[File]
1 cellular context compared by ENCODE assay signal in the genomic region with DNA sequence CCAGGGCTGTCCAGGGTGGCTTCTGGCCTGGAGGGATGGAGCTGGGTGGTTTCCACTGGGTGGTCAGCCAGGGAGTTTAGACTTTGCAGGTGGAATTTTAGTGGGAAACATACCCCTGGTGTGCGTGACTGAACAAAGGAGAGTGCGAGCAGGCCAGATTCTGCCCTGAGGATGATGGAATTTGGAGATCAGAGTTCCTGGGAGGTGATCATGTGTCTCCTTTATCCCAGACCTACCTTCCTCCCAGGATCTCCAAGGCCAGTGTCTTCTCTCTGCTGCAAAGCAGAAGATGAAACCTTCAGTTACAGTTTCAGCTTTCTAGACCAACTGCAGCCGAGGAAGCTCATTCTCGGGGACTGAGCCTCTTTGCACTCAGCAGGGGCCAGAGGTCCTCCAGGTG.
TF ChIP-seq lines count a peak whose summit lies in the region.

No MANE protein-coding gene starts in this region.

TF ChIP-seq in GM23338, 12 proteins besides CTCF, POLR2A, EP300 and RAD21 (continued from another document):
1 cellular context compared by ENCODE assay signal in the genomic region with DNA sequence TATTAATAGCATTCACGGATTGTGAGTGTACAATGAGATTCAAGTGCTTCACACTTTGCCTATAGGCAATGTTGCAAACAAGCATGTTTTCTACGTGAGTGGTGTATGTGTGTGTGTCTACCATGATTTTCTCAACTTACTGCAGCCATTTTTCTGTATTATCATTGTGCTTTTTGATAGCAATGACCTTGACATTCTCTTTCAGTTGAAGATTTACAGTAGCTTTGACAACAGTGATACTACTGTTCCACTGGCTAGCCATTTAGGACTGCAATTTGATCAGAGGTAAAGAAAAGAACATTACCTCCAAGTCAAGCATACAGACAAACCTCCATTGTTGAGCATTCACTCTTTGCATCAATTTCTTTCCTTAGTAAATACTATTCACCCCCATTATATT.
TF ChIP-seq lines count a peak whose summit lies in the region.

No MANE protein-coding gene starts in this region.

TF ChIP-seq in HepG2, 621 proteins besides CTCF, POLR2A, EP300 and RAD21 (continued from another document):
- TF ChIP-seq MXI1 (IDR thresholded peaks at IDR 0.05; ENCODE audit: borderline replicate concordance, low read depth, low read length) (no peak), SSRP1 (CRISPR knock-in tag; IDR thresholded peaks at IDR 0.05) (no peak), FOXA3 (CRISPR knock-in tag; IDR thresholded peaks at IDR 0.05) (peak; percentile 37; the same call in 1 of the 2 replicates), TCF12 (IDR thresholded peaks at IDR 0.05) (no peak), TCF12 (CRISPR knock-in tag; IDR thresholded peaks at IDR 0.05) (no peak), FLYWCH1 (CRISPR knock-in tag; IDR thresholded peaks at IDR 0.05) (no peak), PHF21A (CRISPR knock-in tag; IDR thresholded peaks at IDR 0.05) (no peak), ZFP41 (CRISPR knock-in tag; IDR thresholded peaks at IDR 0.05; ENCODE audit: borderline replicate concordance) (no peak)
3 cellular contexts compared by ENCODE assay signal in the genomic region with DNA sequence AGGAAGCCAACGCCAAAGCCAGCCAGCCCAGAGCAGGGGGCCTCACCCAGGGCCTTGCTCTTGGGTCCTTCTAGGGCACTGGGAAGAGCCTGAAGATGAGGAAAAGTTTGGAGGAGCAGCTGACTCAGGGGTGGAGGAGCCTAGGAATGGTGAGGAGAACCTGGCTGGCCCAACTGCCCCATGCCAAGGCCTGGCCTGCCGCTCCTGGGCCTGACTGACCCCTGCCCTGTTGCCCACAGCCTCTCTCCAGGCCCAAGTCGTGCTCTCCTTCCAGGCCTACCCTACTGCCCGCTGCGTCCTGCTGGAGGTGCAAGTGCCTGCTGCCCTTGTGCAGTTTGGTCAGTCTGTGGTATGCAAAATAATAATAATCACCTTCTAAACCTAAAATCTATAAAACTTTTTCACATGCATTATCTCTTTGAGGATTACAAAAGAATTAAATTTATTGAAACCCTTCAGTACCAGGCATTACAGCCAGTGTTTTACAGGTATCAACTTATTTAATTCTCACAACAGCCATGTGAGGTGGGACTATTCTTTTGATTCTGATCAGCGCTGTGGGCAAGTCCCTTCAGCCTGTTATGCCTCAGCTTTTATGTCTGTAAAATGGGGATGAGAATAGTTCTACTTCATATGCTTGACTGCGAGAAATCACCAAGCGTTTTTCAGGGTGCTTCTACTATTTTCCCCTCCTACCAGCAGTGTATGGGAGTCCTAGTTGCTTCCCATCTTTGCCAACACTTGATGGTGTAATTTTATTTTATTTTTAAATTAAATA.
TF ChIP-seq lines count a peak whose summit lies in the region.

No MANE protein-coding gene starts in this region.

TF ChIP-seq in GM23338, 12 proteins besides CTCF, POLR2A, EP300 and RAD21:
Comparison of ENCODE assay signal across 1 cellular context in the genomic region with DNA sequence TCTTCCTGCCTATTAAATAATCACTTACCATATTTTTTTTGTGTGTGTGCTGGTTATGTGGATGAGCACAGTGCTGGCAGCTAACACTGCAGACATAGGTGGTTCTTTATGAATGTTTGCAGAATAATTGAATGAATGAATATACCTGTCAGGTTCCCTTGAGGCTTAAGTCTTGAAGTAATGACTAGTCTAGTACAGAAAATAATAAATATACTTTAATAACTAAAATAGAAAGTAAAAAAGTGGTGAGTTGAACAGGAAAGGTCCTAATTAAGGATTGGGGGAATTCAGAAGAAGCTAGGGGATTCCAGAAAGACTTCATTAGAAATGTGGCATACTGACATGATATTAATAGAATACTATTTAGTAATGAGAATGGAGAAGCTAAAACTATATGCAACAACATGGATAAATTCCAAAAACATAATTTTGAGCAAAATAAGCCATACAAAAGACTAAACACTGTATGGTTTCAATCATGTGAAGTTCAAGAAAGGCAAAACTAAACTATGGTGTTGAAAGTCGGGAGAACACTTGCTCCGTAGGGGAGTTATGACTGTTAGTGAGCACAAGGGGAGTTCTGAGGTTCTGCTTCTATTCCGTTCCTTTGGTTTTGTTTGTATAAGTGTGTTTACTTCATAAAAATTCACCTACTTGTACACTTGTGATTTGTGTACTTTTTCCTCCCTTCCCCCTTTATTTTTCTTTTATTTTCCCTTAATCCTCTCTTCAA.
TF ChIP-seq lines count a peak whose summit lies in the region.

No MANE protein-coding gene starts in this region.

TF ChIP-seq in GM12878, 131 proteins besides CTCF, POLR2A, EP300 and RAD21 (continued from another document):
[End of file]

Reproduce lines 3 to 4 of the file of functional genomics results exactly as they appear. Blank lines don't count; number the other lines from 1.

No MANE protein-coding gene starts in this region.

TF ChIP-seq in GM23338, 12 proteins besides CTCF, POLR2A, EP300 and RAD21 (continued from another document):